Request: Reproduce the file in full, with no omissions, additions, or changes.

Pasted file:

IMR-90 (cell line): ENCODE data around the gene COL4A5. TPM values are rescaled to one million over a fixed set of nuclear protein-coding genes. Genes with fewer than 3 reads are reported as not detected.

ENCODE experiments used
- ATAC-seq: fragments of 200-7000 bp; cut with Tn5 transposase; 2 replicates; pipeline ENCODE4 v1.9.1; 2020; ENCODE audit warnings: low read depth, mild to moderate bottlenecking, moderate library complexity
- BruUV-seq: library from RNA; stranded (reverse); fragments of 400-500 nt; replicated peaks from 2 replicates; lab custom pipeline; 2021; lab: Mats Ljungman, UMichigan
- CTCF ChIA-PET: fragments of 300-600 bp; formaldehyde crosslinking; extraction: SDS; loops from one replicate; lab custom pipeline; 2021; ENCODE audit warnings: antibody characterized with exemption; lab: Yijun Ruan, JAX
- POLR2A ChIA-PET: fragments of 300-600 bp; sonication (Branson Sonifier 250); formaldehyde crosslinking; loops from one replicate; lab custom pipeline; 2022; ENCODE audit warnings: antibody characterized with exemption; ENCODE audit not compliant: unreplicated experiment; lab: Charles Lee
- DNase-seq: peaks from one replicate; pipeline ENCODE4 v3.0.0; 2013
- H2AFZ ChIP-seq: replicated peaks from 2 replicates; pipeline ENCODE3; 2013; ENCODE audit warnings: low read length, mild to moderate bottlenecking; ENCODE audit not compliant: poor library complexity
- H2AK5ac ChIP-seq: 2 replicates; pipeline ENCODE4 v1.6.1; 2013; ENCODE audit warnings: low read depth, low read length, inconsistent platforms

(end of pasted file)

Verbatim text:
IMR-90 (cell line): ENCODE data around the gene COL4A5. TPM values are rescaled to one million over a fixed set of nuclear protein-coding genes. Genes with fewer than 3 reads are reported as not detected.

ENCODE experiments used
- ATAC-seq: fragments of 200-7000 bp; cut with Tn5 transposase; 2 replicates; pipeline ENCODE4 v1.9.1; 2020; ENCODE audit warnings: low read depth, mild to moderate bottlenecking, moderate library complexity
- BruUV-seq: library from RNA; stranded (reverse); fragments of 400-500 nt; replicated peaks from 2 replicates; lab custom pipeline; 2021; lab: Mats Ljungman, UMichigan
- CTCF ChIA-PET: fragments of 300-600 bp; formaldehyde crosslinking; extraction: SDS; loops from one replicate; lab custom pipeline; 2021; ENCODE audit warnings: antibody characterized with exemption; lab: Yijun Ruan, JAX
- POLR2A ChIA-PET: fragments of 300-600 bp; sonication (Branson Sonifier 250); formaldehyde crosslinking; loops from one replicate; lab custom pipeline; 2022; ENCODE audit warnings: antibody characterized with exemption; ENCODE audit not compliant: unreplicated experiment; lab: Charles Lee
- DNase-seq: peaks from one replicate; pipeline ENCODE4 v3.0.0; 2013
- H2AFZ ChIP-seq: replicated peaks from 2 replicates; pipeline ENCODE3; 2013; ENCODE audit warnings: low read length, mild to moderate bottlenecking; ENCODE audit not compliant: poor library complexity
- H2AK5ac ChIP-seq: 2 replicates; pipeline ENCODE4 v1.6.1; 2013; ENCODE audit warnings: low read depth, low read length, inconsistent platforms